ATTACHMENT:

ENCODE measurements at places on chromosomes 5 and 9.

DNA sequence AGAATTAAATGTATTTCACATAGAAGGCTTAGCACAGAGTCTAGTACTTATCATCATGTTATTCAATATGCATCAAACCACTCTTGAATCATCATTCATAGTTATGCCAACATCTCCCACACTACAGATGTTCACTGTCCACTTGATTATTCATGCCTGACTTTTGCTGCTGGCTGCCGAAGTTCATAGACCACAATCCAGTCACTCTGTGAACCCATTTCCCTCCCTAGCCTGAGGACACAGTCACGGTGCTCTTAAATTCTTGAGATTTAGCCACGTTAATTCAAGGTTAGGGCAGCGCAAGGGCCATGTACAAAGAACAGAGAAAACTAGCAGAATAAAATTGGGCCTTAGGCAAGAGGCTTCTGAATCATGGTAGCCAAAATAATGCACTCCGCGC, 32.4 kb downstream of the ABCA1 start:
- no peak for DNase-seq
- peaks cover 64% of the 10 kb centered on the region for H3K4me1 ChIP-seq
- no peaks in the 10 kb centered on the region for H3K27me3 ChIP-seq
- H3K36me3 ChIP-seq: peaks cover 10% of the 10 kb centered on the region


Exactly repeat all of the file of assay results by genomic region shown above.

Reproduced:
ENCODE measurements at places on chromosomes 5 and 9.

DNA sequence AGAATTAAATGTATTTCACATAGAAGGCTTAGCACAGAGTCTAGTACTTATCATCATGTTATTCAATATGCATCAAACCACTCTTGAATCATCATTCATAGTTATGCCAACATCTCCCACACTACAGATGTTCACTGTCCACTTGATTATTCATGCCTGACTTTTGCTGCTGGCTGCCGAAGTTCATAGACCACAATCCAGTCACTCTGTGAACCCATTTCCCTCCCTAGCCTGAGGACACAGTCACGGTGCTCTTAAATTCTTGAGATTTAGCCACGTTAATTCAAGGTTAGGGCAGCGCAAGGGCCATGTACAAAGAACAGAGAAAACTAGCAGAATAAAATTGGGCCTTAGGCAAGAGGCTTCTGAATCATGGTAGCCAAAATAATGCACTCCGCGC, 32.4 kb downstream of the ABCA1 start:
- no peak for DNase-seq
- peaks cover 64% of the 10 kb centered on the region for H3K4me1 ChIP-seq
- no peaks in the 10 kb centered on the region for H3K27me3 ChIP-seq
- H3K36me3 ChIP-seq: peaks cover 10% of the 10 kb centered on the region